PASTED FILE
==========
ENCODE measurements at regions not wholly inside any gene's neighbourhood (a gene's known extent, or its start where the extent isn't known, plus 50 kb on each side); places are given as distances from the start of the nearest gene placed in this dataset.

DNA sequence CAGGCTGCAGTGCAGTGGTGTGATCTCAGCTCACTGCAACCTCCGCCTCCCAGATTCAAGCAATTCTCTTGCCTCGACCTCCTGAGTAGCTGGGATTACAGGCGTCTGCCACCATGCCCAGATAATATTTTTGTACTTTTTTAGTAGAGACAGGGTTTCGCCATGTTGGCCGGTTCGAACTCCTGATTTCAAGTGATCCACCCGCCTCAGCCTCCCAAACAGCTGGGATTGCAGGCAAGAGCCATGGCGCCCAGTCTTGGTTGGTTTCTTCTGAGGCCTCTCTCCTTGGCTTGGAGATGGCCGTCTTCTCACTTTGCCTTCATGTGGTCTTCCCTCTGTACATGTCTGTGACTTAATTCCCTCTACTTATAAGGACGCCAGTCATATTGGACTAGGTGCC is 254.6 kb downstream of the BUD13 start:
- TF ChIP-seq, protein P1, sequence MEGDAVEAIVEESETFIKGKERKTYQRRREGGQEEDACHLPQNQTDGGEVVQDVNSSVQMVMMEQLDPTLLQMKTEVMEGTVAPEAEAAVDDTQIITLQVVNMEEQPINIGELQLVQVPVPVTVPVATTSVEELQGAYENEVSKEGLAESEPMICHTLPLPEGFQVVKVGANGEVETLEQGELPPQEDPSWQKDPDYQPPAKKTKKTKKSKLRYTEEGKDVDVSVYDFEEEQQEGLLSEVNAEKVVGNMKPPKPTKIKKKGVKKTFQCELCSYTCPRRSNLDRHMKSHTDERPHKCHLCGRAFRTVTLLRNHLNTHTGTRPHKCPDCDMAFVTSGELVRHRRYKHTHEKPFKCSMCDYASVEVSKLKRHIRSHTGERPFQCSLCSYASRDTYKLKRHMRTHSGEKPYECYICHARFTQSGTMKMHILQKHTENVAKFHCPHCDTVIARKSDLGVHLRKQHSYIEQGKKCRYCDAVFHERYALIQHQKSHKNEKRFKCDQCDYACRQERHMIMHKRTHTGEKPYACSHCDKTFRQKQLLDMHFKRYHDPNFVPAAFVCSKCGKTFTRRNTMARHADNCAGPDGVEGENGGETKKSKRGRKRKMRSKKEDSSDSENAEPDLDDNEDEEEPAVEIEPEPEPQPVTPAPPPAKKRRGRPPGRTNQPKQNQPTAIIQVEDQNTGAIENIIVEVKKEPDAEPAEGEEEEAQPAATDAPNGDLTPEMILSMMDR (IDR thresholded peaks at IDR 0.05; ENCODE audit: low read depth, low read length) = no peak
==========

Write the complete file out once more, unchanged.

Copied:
ENCODE measurements at regions not wholly inside any gene's neighbourhood (a gene's known extent, or its start where the extent isn't known, plus 50 kb on each side); places are given as distances from the start of the nearest gene placed in this dataset.

DNA sequence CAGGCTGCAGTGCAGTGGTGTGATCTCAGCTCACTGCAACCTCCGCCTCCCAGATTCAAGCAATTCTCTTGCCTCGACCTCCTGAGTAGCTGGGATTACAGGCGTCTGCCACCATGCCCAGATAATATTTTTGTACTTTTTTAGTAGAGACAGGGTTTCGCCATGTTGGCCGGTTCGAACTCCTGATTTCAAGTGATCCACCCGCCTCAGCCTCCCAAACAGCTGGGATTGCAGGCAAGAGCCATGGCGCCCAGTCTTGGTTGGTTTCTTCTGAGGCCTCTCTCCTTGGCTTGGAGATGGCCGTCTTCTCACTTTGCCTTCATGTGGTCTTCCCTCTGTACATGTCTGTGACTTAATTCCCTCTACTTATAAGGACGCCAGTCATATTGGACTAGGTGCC is 254.6 kb downstream of the BUD13 start:
- TF ChIP-seq, protein P1, sequence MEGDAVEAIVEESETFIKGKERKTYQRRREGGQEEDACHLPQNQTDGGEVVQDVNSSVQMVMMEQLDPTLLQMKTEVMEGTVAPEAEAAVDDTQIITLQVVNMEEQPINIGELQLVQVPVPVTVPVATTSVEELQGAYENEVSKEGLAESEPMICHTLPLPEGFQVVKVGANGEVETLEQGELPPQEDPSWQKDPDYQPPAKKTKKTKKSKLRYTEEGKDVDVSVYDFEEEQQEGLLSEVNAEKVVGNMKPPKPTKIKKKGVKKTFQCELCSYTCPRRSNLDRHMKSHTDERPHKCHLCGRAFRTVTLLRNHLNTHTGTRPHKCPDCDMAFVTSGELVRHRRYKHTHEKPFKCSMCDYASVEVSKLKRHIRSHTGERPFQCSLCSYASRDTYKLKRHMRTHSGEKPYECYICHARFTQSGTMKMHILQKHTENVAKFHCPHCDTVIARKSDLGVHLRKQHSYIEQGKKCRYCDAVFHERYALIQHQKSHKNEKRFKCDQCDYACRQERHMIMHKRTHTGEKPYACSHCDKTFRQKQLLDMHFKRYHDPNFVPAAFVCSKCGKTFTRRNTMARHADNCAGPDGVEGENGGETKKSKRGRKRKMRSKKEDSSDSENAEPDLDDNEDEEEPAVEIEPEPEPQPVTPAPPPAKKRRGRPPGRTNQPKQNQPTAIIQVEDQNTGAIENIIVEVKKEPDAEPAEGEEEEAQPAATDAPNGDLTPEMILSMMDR (IDR thresholded peaks at IDR 0.05; ENCODE audit: low read depth, low read length) = no peak